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My year with the Parsonses

Note: This column will be full of sarcasm. If you are easily offended, perhaps this is not the column for you.

Looking back on my 300 level journalism class on the campus of the University of South Carolina, I don’t recall the professor ever mentioning I might have to stalk people.
I had all of these ideas of what a reporter did, and chasing people never entered my mind.
But in the past year I’ve spent hours (no lie) tracking Casey and Sandy Parsons and their extended family. The story came to me in early August 2013. Actually, I think it was Aug. 5, according to the email I received the day a missing/endangered poster was released with Erica Lynn Parsons’ name on it.
I’ve learned how her family didn’t report her missing until her adoptive brother spoke to law enforcement. The Parsonses have since that time been thrust into the media spotlight and have not left. I guess you could say I’m part of the reason why.
In a recent conversation with the couple’s attorney, Carlyle Sherrill, about this past year, he used one word to describe his experience — surreal. I am in complete agreement that this whole year has been surreal.
The year has been filled with staking out their home when they lived on Miller Chapel Road. It’s also been about rushing to get video or a comment from them after their child custody hearings. The couple’s youngest two children were placed with relatives early in the investigation into Erica’s disappearance.
Then other family members have been a part of this story, including Casey’s parents, James and Shirley Stone; Sandy’s parents, Janet and William Parsons; and Erica’s biological mother, Carolyn Parsons.
The community has tried to figure things out through news accounts, and believe me, trying to explain the enigma that is the Parsonses will give you a headache. There are so many pieces to this story and at one point, every day there was a new piece revealed.
Let’s not forget the interview they did with Dr. Phil McGraw, who then gave Sandy Parsons a lie detector test. I can’t forget the kitchen fire in their house, the neighbors who’d never seen Erica before and the many searches of property they owned.
And a week ago, the couple were arrested on a 76-count indictment for tax fraud, mail fraud and other serious charges.
I’ve joked that I’m “stalking” the Parsonses. Perhaps that’s a strange way to put it, but sometimes I do feel as though I’m lying in wait for them to come out of the courthouse or some other building so that I can record or question their next move.
According to the dictionary, I’m pursuing or approaching stealthily. I do draw the line at harassing.
I hope they don’t feel I’ve harassed them. I try to be polite in my requests for interviews and fair in my coverage. It’s a southern thang. I was raised to be polite.
The Post, and I’m sure many television reporters, get the unfortunate moniker of vulture. I’ve been called a vulture, ambulance chaser, paparazzi, and my favorite — “ruiner of lives.”
But might I remind you, the crime page is one of the first people read. It’s usually found on 2A, if you were wondering. The crime page online gets just under 60,000 views a month. So someone must want to know about the people I write about. Those people I tend to write about happen to commit crimes, allegedly.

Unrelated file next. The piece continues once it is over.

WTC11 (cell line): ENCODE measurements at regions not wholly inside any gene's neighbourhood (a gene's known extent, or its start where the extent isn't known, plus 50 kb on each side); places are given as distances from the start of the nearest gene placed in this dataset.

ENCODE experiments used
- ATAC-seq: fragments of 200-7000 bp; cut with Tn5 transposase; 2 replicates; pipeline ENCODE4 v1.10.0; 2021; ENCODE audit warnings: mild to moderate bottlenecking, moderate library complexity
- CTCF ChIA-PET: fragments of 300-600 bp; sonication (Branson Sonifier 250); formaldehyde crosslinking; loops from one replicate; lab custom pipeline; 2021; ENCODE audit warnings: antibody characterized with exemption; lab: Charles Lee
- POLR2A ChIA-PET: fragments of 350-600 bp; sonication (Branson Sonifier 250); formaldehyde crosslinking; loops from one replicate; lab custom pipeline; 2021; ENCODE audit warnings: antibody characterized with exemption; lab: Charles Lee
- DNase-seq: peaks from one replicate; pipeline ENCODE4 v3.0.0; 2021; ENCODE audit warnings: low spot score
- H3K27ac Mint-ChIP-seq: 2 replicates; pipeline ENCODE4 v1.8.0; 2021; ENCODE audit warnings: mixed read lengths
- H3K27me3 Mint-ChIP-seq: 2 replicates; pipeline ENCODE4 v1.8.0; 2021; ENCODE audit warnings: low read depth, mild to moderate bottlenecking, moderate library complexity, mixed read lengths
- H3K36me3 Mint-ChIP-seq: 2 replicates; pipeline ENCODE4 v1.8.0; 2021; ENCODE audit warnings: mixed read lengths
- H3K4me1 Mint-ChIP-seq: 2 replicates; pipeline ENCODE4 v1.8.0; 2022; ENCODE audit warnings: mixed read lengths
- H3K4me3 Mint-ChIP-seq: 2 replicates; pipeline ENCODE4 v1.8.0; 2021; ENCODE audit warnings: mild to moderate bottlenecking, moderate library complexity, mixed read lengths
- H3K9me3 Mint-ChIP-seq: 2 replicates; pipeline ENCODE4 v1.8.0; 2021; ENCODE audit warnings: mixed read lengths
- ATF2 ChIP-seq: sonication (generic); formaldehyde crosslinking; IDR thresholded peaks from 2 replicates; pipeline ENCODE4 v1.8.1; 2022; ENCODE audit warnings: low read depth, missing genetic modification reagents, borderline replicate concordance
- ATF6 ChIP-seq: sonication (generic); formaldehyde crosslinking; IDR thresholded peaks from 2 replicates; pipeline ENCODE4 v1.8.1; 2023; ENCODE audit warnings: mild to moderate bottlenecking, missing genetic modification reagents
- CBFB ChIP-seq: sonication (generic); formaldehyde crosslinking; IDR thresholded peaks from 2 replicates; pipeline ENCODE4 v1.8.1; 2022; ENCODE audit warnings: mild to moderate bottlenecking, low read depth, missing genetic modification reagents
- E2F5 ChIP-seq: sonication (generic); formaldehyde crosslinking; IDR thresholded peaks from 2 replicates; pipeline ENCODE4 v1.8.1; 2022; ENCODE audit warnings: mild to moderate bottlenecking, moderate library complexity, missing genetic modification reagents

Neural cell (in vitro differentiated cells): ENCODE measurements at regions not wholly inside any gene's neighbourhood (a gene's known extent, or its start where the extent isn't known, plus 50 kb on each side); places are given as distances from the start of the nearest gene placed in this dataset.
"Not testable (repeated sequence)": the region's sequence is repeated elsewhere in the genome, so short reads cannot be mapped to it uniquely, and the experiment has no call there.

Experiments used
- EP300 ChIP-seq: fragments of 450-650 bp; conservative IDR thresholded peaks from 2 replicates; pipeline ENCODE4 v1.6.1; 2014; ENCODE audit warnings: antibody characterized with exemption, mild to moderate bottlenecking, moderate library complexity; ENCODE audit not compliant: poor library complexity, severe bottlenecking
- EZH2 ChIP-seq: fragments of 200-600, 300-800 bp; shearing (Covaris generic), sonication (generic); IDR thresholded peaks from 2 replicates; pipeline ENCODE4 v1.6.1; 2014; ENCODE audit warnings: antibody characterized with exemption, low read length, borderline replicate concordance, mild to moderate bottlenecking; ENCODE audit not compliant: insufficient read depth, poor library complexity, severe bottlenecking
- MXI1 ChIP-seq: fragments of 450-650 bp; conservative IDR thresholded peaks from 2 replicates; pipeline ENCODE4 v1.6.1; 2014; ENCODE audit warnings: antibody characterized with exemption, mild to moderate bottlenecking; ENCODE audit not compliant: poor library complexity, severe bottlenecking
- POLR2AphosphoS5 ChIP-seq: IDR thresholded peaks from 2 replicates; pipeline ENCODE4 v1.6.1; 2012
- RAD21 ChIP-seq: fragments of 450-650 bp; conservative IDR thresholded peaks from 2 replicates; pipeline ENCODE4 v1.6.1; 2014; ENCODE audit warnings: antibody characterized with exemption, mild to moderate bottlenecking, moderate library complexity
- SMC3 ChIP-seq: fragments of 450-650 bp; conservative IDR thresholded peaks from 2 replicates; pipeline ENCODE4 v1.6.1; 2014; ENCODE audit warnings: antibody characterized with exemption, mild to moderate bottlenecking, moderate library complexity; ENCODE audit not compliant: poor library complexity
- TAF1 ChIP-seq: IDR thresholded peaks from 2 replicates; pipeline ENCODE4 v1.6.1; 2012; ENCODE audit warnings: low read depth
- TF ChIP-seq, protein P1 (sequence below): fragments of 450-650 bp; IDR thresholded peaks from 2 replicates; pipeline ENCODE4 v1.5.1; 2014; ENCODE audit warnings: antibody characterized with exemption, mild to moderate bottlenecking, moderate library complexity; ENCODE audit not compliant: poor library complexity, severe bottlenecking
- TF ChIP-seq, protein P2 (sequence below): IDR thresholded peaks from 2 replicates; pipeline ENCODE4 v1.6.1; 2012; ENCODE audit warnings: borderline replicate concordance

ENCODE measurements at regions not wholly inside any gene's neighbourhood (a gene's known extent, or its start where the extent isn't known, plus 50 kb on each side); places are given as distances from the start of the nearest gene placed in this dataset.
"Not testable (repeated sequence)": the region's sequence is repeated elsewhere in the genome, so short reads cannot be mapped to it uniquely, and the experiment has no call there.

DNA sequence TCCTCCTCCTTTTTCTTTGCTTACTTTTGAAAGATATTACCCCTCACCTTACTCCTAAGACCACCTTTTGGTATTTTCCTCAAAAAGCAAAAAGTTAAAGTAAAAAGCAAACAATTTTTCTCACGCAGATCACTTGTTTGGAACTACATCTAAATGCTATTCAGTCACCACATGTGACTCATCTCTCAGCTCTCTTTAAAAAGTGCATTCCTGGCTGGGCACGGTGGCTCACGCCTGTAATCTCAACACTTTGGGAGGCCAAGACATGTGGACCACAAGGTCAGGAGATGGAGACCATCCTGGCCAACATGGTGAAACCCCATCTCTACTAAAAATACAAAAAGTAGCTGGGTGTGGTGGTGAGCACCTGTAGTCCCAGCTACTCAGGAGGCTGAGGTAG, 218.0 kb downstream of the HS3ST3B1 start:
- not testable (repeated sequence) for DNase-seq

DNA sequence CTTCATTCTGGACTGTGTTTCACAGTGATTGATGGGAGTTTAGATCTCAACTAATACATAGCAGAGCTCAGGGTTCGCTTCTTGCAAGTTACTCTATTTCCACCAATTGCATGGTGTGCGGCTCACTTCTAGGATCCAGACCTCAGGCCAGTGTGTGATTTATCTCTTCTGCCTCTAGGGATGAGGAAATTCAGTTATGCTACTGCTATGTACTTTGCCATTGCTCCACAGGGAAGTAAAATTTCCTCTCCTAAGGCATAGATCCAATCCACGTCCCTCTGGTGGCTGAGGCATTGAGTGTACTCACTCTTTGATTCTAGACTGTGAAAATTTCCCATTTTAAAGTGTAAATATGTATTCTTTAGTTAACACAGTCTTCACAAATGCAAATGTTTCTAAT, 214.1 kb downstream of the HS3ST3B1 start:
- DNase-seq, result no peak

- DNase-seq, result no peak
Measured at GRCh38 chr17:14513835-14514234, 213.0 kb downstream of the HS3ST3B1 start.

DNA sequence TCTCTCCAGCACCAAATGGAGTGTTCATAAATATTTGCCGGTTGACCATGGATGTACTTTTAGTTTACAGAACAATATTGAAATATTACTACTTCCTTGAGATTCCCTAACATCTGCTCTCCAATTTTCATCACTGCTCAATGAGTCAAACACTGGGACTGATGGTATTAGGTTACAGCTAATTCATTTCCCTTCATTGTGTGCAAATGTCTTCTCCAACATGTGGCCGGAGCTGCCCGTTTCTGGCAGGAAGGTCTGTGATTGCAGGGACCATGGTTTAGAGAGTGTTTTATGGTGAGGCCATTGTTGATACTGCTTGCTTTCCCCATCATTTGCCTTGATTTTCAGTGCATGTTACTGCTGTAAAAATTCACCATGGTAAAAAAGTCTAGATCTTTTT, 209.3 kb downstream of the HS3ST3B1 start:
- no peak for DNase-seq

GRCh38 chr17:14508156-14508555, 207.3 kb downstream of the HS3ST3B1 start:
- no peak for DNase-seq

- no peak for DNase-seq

Just for the record, I do not chase ambulances. Actually there’s a scanner in the newsroom and I just drive directly to the location. I am also not a freelance photographer who is in pursuit of a celebrity.
I received an email from a woman whose boyfriend was arrested and charged after driving intoxicated and found to be in possession of a small amount of marijuana. She asked me at the end of the email why don’t I go ruin someone else’s life?
I received a Facebook message from a young girl who crashed into a building days after getting her driver’s license. She said I ruined her life, too.
I don’t mean to make light of this young man or teenager’s situation or that of anyone I write about. The people I write about are charged, some with pretty serious crimes. So, call me a vulture or say I ruined someone’s life, but the reason that road was shut down was because someone drove intoxicated and crashed into a car (that actually has happened). Or the reason why there’s thick, heavy smoke in the air is because a house burned down.
The things that happen in the world — good or bad — you know about because of some reporter. Vulture or not, that is what I do — inform.
For the record, just because I’m writing about someone who has been charged with a crime doesn’t mean I have a personal vendetta against them to ruin their lives. No one tells meteorologist Al Conklin he ruined their lives because it rained that day.
Did I really ruin your life? Or did the decisions you made have a role in the final outcome? Just a thought.
I imagine I’ll be stealthily in pursuit of the Parsonses for sometime to come. I hope not. Like many in the community, I pray there is an end to this madness.
I think Carolyn Parsons said it best — I hope and pray that Erica comes home alive, and if she doesn’t, I pray she finds peace.

Contact reporter Shavonne Potts at 704-797-4253.

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